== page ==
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GPS Clock Project

Posted: Fri Dec 29, 2017 11:02 pm
by Josh(KF4BF)
In the "old days" GPS receivers connected to your computer using RS-232 cables. One of the RS-232 pins provided a highly accurate 1 HZ pulse, accurate to (i.e. +/- 3.0x 10EE-06 seconds or +/-3 micro seconds).

Now days inexpensive GPS receivers connect via USB, and the 1 HZ pulse pin is gone.

GPS receivers and clocks are available that provide this highly accurate 1 HZ pulse. The least expensive I can find is $1000 USD.

I need a highly accurate (inexpensive) 1 HZ pulse signal I can superimpose over a 80 meter ham band SSB audio signal received at 3 different locations to make a non-directional location finding system using triangulation.

SSB (single side band) signals have a suppressed carrier, so signal strength nulling direction finding is impractical. When receiving a SSB signal, there is no carrier, so the S-meter fluctuates wildly depending on the modulation level.

An alternate direction finding technique using signal arrival times is possible knowing time accurately, and is independent of signal direction.

An inexpensive GPS receiver clock would make a great project for

Re: GPS Clock Project

Posted: Sat Dec 30, 2017 2:35 am
by snn47
Do you have a source for the 1 Hz out on PS2 that you can post, was it only special chipsetset like SIRF 3 or SIRF4? I gave my NL-603P to a friend long ago and will ask him next week if he still has it.

I just checked a number of PS2 GPS mouses are still on sale in Europe e.g.
- Navilock NL-403P GPS-Receiver seriell (60109)
- the Navilock NL-8003P GPS/​GLONASS/​BEIDOU/​GALILEO/​QZSS Empfänger, 1.5m seriell (62525)
- NL-603P ... 30021657:s are still on sale in Europe.

Then there is the GARMIN GPS 18x 5Hz (manufacterer ref 010-00321-37) which provides 5 Hz ... 06962.html

If you look for they had a ... ief_r1.pdf which offers also a 5 Hz out. So I wonder if the 1 Hz/5 Hz Signal is not part of all GPS-modules an if yes, if there is not a way to tap internally in an discarded GPS, like from Garmin, to get the signal.

Which accuracy do you want to achieve your position? The geometry of using just 3 signals would allow accuracy only in certain area, did you think about propagation path anomalies and multipath, an the impact of phase jitter?
vy 73
_.. .._. ..... .__. _.__

Re: GPS Clock Project

Posted: Fri Jan 12, 2018 3:57 pm
by Josh(KF4BF)

It uses the Rockwell Jupiter GPS module (no longer available).

Pins of interest on it are Pin 19 and Pin 20.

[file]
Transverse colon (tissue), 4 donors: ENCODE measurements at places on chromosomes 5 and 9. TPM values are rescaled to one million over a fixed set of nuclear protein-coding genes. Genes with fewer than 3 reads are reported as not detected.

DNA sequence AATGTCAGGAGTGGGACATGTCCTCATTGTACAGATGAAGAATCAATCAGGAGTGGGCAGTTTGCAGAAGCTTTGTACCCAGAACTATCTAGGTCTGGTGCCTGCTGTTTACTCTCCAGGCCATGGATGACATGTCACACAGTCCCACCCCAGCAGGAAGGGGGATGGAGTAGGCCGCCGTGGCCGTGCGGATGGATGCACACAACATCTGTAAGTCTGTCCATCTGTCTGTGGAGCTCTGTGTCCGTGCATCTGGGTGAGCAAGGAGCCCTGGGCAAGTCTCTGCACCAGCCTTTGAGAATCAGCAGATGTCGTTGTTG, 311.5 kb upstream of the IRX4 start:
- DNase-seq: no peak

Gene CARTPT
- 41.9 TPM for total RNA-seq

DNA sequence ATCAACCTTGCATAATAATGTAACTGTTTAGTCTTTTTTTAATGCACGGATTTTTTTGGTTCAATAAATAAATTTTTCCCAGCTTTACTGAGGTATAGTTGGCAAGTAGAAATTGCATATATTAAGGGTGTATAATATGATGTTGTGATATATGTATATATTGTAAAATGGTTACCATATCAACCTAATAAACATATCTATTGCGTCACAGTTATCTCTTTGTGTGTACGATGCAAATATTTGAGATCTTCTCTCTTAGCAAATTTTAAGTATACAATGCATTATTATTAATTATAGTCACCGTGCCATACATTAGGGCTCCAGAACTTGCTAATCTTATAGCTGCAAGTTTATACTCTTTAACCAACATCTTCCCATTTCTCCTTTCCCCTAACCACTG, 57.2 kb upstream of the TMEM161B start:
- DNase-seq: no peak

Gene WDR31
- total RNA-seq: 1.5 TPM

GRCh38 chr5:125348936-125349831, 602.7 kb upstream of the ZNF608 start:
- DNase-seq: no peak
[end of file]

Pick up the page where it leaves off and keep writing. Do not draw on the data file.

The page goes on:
Following was copied from the website above:

pin 19
1 PPS (puls per second) signal. This is a TTL signal with a frequency of exactly 1 Hz. The pulse length is exactly 25.6 ms and the rising edge is within 1us from the UTC second transition. There is software available that synchronizes the time in your PC and that expects a 1pps signal on the DCD line, so if you make an interface yourself you could use this.

pin 20
10 kHz TTL signal. This signal is also synchronous with pin 19 and has a long-term accurate to 1uHz (microhertz) or better, if the receiver has a "fix" on the GPS satellites.

There was a guy in UK selling this receiver in a nice little metal box for about $500US several years ago. Current USB based GPS receivers are less than $40US including software. What gives?

It would be real nice having this pulse accuracy for under $50US.

Re: GPS Clock Project

Posted: Fri Jan 12, 2018 4:10 pm
by Josh(KF4BF)
Hmmm, just found this receiver for $39US, but by time you order accessories and antenna, it around $50US.

It does not say how stable the clock pulse Pin is, but its very interesting! Just found it. ... gJA8vD_BwE

Re: GPS Clock Project

Posted: Fri Jan 12, 2018 5:25 pm
by Josh(KF4BF)

After reading the DATA SHEET on the PA6H GPS Module used in the Adafruit receiver, here is what I found on its PPS accuracy:

1.5 1PPS
A pulse per second (1 PPS) is an electrical signal that very precisely indicates the start of a second.
Depending on the source, properly operating PPS signals have typical accuracy ranging 10ns.
1 PPS signals are used for precise timekeeping and time measurement. One increasingly common
use is in computer timekeeping, including the NTP protocol. A common use for the PPS signal is to
connect it to a PC using a low-latency, low-jitter wire connection and allow a program to synchronize
to it:
PA6H supply the high accurate 1PPS timing to synchronize to GPS time after 3D-Fix.
A power-on output 1pps is also available for customization firmware settings.

Re: GPS Clock Project

Posted: Mon Jan 15, 2018 1:33 am
by BackHive
I would be very interested in building a project like this but I'm no way as electronic savvy as you appear to be. It would be great if you would post details on here as your project develops.
Many thanks.

Re: GPS Clock Project

Posted: Mon Jan 15, 2018 11:26 pm
by Josh(KF4BF)
This YouTube clip provides an excellent overview of the requirements of these modern inexpensive GPS modules:

Re: GPS Clock Project

Posted: Wed Nov 07, 2018 6:39 am
by rrobinet
Look at the TDoA extension of the KiwiSDR to see triangulation by GPS derived time of arrival.

Re: GPS Clock Project

Posted: Thu Nov 08, 2018 9:04 pm
by BackHive
Are you aware of these products.. quite popular with guys that need a stable frequency reference and timing for radio stuff... ... &cPath=107 ... cts_id=272

Also, search ebay etc. for cheap but cool Ublox GPS USB devices.... not sure of the pinouts but they might suit your needs ?